Gender and Social Inclusion

The Skills for Prosperity has a global strategy focused on gender and social inclusion (GSI) in an active effort to ensure that activities carried out under the programme promote equity, are accessible to the most disadvantaged groups and do not reproduce inequalities and stereotypes.

In the country, the UK-Brazil Skills for Prosperity program benefits school communities in general, but there is a recognition that it is necessary to break patterns of discrimination and reduce educational and social inequalities, which affect certain groups more severely, for the teaching of English in Brazil to be more inclusive and equitable.

Thus, the programme’s GSI strategy has black female teachers and students as the main audience, given the overlapping disadvantages for this population (see box below).

  • Representativeness in English teaching: only 32% of teachers declare themselves black or brown versus 56% of the country’s total population; 28% did not declare their color or race; women total more than 80%.
  • Education: in general, white women (25 years or more) have an average of 9.1 years of formal education, while for black and brown women this average is 7.1 years. Black and brown students (girls and boys) present higher dropout rates, which has implications for their insertion in the world of work. Early pregnancy is one of the reasons: in Brazil, 1 in 7 babies are generated by teenagers.
  • Income: in the world of work, in general, black women’s salaries correspond to less than half the salaries of white men with the same level of education.
  • Employment: black women represent the largest portion of the unemployed population, a situation that is aggravated in times of crisis such as the Covid-19 pandemic.

The UK-Brazil Skills for Prosperity programme GSI strategy has the following objectives:

– Supporting the removal of barriers to access education and training for black girls and women;

– Supporting black girls and women to make choices and make informed decisions about education and employment;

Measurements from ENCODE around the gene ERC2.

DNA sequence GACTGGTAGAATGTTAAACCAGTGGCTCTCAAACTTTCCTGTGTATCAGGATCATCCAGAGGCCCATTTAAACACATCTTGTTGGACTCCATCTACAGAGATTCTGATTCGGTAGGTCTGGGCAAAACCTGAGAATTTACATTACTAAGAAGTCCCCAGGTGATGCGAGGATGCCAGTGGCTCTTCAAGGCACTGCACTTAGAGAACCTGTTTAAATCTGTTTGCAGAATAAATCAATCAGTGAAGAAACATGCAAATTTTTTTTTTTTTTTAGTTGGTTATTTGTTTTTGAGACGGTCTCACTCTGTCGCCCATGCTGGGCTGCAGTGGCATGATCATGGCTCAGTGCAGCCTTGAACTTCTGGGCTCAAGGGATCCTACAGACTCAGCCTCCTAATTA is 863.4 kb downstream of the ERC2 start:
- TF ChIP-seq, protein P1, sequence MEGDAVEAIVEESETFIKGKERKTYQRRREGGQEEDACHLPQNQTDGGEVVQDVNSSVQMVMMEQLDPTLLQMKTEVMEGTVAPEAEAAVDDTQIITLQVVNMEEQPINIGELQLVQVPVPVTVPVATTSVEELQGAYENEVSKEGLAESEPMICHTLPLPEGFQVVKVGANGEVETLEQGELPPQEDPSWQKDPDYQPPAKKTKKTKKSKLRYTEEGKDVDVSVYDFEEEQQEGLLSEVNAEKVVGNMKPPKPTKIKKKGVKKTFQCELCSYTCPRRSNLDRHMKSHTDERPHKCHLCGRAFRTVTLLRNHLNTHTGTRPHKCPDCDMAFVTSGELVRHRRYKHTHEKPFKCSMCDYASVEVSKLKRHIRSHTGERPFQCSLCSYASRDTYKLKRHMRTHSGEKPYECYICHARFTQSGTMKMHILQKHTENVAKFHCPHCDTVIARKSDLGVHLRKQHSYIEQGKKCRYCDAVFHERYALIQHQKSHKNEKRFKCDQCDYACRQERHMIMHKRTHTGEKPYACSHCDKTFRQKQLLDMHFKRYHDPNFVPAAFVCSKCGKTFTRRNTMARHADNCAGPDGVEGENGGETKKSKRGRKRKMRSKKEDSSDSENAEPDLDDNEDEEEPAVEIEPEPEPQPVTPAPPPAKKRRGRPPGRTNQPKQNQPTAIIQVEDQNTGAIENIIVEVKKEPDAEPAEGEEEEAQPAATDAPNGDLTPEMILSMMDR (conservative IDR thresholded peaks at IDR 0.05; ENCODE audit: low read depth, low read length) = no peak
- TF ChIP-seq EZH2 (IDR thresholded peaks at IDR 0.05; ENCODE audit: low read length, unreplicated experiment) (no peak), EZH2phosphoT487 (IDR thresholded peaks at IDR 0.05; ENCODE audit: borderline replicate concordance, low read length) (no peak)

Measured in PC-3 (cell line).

– Supporting the creation of an enabling environment for black girls and women to benefit from inclusive economic growth;

– Continuous identification of gaps in available data about the programme’s target audience and search for data collection and analysis to inform decisions made during the course of the programme.

The premise of inclusion permeates the programme’s actions from start to finish — from its conception and construction to reaching disadvantaged groups. The UK-Brazil Skills for Prosperity programme is based on inclusive approaches to teacher training, production of teaching materials, development of online platforms and all other actions, which are sensitive to the diversity of students and teachers in relation to race, color, gender , conditions of access to school and online media. Naturally, the GSI issues covered by the programme also cut across the Observatory for the Teaching of the English Language.

Check out some GSI actions already carried out within the scope of the UK-Brazil Skills for Prosperity programme:

Internal training for S4P teams

  • Racial Literacy Workshop with Professor Aparecida Ferreira, February 2021
  • Training on gender issues with Zeenia Faraz and Gillian Cowell, British Council staff, April 2021

Digital Accessibility Guide

  • Internal programme content, coordinated by the British Council.

Inclusive Communication Guide

  • Developed from research with focus groups carried out with teachers and students from the GSI target audience, coordinated by the Lemann Foundation.

Events and Campaigns

Technical-pedagogical references

Teaching materials

English course for teachers


You may want to read more about Gender and Social Inclusion

Teaching English to girls and black students: problems faced even before the pandemic

The crisis of the new coronavirus made access to education difficult for black and poor students. In English teaching, it is necessary to consider issues that have already distanced this group from learning the language.

Brazilian indigenous people and the English language

Teaching English as a language of intercultural relations requires respect for the cultural identities and linguistic realities of each people